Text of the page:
You can capture lessons learned at any stage of the process
Lessons learned can be undertaken at any time during the procurement process, in fact capturing lessons early on can lead to better procurement outcomes.
It’s not just about procurement teams
All staff and suppliers involved with the bid can be asked for feedback. The better insight you have, the better your procurement will be.
Take every opportunity to get feedback and learn
Feedback can be provided in many ways and doesn’t have to be formal. Make the most of face to face meetings and online communities to get better feedback.
Asking the right questions leads to better feedback
Important questions to ask are: "What worked well?", "What didn’t work well?" and "What would you do differently in the future?".
Make sure you use the feedback you receive
You should amend areas of the procurement for next time; incorporate changes during the contract to gain benefits immediately and use to inform future decisions and new contracts.
5 things to know
What to think about first
Lessons learned can be undertaken at any time during the procurement process, for example:
- After a contract has been awarded
- During the lifetime of the contract
- After the contract has ended
All staff and suppliers involved with the bid can be asked for feedback. These people may be in your organisation or external to your organisation e.g. bidders.
Feedback can be used at different times for different purposes. These include:
After a contract has been awarded
To understand the areas that need to be amended for the future
During the lifetime of the contract
To incorporate any best practice/problem solving identified or implemented as soon as possible to reap any benefits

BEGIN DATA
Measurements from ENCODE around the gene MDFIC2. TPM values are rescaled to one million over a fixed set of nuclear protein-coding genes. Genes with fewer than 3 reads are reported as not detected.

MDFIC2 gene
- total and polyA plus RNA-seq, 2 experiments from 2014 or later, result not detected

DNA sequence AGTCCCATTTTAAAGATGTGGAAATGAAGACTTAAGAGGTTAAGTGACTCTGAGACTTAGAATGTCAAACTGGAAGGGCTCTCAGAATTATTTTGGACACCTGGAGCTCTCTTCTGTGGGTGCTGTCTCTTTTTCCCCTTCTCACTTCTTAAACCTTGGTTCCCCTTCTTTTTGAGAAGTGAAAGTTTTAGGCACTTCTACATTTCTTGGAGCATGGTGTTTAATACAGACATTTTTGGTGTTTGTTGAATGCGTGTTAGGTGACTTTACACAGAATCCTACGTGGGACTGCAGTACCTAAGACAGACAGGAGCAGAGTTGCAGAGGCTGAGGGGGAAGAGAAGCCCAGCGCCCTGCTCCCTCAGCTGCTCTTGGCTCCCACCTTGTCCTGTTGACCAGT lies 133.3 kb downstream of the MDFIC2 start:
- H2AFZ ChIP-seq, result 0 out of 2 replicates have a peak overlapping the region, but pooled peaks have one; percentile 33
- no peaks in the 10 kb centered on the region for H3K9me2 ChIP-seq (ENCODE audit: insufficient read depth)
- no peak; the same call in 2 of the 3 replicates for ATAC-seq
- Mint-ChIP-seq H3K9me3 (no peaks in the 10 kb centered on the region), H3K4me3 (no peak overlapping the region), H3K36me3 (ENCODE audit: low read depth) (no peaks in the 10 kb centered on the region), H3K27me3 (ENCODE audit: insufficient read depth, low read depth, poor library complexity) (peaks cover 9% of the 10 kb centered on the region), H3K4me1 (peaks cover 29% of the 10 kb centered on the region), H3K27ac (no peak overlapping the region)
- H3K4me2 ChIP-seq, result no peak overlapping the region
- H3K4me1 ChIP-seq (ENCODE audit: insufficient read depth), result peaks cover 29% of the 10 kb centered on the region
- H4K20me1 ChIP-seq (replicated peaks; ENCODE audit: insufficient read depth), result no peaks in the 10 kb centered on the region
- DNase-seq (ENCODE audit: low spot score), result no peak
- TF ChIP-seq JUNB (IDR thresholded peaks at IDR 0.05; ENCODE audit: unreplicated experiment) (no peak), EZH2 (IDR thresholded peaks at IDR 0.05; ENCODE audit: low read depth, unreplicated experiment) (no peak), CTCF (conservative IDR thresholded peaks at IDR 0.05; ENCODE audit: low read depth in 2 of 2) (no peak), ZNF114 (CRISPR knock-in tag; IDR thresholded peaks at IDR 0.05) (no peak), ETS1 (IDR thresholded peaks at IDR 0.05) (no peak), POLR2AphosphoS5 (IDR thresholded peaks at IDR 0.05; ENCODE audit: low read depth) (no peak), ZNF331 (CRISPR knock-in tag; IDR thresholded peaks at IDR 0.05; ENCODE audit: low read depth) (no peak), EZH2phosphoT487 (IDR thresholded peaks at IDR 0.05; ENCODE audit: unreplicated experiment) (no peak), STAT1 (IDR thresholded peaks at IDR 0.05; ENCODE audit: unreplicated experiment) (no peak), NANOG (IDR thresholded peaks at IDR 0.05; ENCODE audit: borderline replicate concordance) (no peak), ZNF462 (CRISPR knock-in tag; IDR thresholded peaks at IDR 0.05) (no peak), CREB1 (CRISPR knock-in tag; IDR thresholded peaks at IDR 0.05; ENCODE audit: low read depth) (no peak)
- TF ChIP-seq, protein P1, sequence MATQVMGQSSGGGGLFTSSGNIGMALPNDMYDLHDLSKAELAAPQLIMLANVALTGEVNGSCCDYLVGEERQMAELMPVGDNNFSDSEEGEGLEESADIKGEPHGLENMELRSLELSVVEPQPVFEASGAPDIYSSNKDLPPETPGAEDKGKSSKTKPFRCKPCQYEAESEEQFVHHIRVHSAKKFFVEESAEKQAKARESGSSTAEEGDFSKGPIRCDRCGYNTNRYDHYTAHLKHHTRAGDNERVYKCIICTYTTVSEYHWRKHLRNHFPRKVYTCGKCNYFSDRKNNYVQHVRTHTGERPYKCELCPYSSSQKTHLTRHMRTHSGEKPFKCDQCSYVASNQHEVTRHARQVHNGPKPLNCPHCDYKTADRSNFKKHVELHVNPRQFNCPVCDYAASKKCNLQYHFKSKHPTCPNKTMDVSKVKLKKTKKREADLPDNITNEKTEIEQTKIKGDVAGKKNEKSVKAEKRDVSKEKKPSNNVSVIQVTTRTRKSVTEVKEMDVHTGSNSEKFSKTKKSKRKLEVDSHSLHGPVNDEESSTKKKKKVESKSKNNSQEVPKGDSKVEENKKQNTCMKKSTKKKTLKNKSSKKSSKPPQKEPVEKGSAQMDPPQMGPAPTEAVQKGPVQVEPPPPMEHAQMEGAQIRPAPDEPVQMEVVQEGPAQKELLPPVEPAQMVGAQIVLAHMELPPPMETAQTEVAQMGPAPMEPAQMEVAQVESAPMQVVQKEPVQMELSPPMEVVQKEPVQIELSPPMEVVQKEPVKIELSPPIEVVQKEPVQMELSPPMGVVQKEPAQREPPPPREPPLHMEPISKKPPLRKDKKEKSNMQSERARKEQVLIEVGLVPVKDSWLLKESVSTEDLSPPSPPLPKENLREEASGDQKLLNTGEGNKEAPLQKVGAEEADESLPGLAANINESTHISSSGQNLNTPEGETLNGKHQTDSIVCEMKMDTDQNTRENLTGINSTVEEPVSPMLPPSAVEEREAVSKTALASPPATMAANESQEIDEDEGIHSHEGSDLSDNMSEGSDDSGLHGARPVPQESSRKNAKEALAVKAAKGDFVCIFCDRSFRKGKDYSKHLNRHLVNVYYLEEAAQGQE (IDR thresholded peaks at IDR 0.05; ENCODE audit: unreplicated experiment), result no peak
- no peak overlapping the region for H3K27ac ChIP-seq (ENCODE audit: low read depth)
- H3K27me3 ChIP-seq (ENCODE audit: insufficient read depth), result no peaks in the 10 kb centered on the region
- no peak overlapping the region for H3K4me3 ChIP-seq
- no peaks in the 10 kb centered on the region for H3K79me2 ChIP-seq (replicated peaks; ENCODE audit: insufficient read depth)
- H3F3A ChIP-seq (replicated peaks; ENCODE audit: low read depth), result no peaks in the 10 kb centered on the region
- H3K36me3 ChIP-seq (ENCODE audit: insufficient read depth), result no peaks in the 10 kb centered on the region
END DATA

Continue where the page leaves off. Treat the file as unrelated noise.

After the contract has ended
To help inform future decisions and new contracts
Feedback can be provided in many ways e.g. face to face meetings, online feedback, etc. and given by a variety of roles e.g. bidder contract managers, procurement officers, logistics, estate managers, etc.
You should use this feedback to help inform the processes and procedures you and other procurement and commercial specialists manage.
Use the example questions to ask to capture lessons learned, which is available in ‘Downloads’.
Lessons Learned – Example Questions
Questions which could be asked are:
- What worked well?
- What didn’t work well?
- What would you do differently in the future?
- Were there any unresolved problems?
- Were any innovations, workarounds or solutions used? If so, what improvements resulted?
- Do you have ideas for improvements for future contracts?
- What contract areas were most important to you/your department?
- What issues occurred which were not anticipated?
- What extra costs occurred?
- Were there processes used that could be improved upon?
- Where are there processes that are not needed?
- Can ICT (Information and Communications Technology) systems be used to improve performance?
As you work through the life of the contract, capture “stories of change” (incremental steps towards achieving your goals and impact, and lessons learned) rather than only waiting until the end of the contract to write a case study (you should do that too).
Depending on the nature of the contract and the purchased goods or services, stories of change and case studies could include how you’re working / you worked with your supplier to:
- reduce CO2e emissions in their supply chains
- keep resources and materials in use for as long as possible, and avoiding all waste
- support good employment, local job retention and training, and contributing to community wealth-building.